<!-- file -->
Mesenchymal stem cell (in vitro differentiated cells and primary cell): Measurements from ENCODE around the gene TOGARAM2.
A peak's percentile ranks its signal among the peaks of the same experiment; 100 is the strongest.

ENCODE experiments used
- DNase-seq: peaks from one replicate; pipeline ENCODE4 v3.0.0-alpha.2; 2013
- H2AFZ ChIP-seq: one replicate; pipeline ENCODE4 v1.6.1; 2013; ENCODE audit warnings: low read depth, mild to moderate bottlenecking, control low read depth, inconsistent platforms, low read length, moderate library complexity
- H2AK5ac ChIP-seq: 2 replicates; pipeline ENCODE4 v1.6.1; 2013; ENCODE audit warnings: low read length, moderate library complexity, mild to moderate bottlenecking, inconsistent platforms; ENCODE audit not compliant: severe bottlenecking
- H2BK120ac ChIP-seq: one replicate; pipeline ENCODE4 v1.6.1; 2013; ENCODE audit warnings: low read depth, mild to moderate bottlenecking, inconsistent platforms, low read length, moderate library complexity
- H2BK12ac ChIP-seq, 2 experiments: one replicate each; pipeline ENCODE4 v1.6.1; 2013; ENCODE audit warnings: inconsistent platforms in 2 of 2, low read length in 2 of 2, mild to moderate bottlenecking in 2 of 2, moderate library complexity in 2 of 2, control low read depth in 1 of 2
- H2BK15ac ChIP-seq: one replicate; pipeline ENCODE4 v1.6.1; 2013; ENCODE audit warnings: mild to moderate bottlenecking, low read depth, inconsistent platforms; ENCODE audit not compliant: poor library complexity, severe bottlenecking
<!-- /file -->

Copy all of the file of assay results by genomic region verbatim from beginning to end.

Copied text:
Mesenchymal stem cell (in vitro differentiated cells and primary cell): Measurements from ENCODE around the gene TOGARAM2.
A peak's percentile ranks its signal among the peaks of the same experiment; 100 is the strongest.

ENCODE experiments used
- DNase-seq: peaks from one replicate; pipeline ENCODE4 v3.0.0-alpha.2; 2013
- H2AFZ ChIP-seq: one replicate; pipeline ENCODE4 v1.6.1; 2013; ENCODE audit warnings: low read depth, mild to moderate bottlenecking, control low read depth, inconsistent platforms, low read length, moderate library complexity
- H2AK5ac ChIP-seq: 2 replicates; pipeline ENCODE4 v1.6.1; 2013; ENCODE audit warnings: low read length, moderate library complexity, mild to moderate bottlenecking, inconsistent platforms; ENCODE audit not compliant: severe bottlenecking
- H2BK120ac ChIP-seq: one replicate; pipeline ENCODE4 v1.6.1; 2013; ENCODE audit warnings: low read depth, mild to moderate bottlenecking, inconsistent platforms, low read length, moderate library complexity
- H2BK12ac ChIP-seq, 2 experiments: one replicate each; pipeline ENCODE4 v1.6.1; 2013; ENCODE audit warnings: inconsistent platforms in 2 of 2, low read length in 2 of 2, mild to moderate bottlenecking in 2 of 2, moderate library complexity in 2 of 2, control low read depth in 1 of 2
- H2BK15ac ChIP-seq: one replicate; pipeline ENCODE4 v1.6.1; 2013; ENCODE audit warnings: mild to moderate bottlenecking, low read depth, inconsistent platforms; ENCODE audit not compliant: poor library complexity, severe bottlenecking